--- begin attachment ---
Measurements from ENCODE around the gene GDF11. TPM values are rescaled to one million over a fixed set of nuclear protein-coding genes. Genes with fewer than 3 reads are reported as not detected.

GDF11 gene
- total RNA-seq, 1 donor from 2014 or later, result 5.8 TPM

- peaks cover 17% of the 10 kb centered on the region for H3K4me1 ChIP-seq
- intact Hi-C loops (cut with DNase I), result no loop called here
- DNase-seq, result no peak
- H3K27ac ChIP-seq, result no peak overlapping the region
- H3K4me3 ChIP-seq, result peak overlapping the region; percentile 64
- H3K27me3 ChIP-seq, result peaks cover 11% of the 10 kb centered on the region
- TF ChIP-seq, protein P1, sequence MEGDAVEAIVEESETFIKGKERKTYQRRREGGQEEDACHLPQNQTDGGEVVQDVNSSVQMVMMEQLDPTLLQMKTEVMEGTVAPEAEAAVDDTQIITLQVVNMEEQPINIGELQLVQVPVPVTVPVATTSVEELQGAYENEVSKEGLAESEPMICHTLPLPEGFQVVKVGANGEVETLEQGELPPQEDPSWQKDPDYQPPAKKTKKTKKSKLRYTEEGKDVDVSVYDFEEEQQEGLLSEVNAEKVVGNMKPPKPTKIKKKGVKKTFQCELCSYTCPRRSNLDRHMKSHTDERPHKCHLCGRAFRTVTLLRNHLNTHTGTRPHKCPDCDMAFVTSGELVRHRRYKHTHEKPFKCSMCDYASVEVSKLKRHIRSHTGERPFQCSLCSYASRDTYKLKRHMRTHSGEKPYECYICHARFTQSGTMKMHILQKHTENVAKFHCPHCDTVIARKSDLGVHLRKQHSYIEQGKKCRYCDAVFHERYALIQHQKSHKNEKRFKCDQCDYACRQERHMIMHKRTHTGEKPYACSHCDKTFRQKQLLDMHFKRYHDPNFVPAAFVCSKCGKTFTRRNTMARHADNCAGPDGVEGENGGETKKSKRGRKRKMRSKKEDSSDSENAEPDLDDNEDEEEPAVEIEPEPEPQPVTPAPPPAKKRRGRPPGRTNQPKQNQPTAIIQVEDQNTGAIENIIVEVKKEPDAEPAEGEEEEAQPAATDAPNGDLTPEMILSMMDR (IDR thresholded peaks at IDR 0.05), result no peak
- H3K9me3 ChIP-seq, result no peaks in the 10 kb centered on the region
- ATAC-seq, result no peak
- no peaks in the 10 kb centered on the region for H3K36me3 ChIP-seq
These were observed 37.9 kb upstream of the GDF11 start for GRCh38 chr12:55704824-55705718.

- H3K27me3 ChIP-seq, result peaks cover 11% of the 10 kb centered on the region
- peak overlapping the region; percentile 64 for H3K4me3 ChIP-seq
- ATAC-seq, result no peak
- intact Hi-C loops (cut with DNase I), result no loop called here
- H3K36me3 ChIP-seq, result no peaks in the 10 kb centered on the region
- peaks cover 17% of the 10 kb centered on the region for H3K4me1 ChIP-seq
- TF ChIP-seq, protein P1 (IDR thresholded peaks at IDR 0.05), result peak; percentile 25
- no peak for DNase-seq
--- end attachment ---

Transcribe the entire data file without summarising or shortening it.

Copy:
Measurements from ENCODE around the gene GDF11. TPM values are rescaled to one million over a fixed set of nuclear protein-coding genes. Genes with fewer than 3 reads are reported as not detected.

GDF11 gene
- total RNA-seq, 1 donor from 2014 or later, result 5.8 TPM

- peaks cover 17% of the 10 kb centered on the region for H3K4me1 ChIP-seq
- intact Hi-C loops (cut with DNase I), result no loop called here
- DNase-seq, result no peak
- H3K27ac ChIP-seq, result no peak overlapping the region
- H3K4me3 ChIP-seq, result peak overlapping the region; percentile 64
- H3K27me3 ChIP-seq, result peaks cover 11% of the 10 kb centered on the region
- TF ChIP-seq, protein P1, sequence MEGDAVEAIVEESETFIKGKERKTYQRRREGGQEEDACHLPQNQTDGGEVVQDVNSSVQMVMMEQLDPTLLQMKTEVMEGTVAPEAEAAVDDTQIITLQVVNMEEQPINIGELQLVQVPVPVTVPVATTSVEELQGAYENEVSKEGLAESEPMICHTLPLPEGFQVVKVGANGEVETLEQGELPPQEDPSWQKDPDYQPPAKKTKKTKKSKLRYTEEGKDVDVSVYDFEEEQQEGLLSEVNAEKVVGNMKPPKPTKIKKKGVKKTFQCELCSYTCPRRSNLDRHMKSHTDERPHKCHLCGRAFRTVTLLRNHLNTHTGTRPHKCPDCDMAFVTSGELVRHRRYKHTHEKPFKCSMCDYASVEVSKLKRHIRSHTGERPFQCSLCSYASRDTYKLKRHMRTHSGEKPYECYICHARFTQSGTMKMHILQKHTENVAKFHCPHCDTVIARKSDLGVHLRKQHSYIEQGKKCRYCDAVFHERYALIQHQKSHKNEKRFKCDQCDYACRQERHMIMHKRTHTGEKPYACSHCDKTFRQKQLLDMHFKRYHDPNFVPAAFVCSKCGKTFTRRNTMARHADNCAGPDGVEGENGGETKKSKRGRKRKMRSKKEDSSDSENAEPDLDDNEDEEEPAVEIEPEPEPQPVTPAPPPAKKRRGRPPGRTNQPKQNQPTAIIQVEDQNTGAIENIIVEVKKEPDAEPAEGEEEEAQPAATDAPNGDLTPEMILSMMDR (IDR thresholded peaks at IDR 0.05), result no peak
- H3K9me3 ChIP-seq, result no peaks in the 10 kb centered on the region
- ATAC-seq, result no peak
- no peaks in the 10 kb centered on the region for H3K36me3 ChIP-seq
These were observed 37.9 kb upstream of the GDF11 start for GRCh38 chr12:55704824-55705718.

- H3K27me3 ChIP-seq, result peaks cover 11% of the 10 kb centered on the region
- peak overlapping the region; percentile 64 for H3K4me3 ChIP-seq
- ATAC-seq, result no peak
- intact Hi-C loops (cut with DNase I), result no loop called here
- H3K36me3 ChIP-seq, result no peaks in the 10 kb centered on the region
- peaks cover 17% of the 10 kb centered on the region for H3K4me1 ChIP-seq
- TF ChIP-seq, protein P1 (IDR thresholded peaks at IDR 0.05), result peak; percentile 25
- no peak for DNase-seq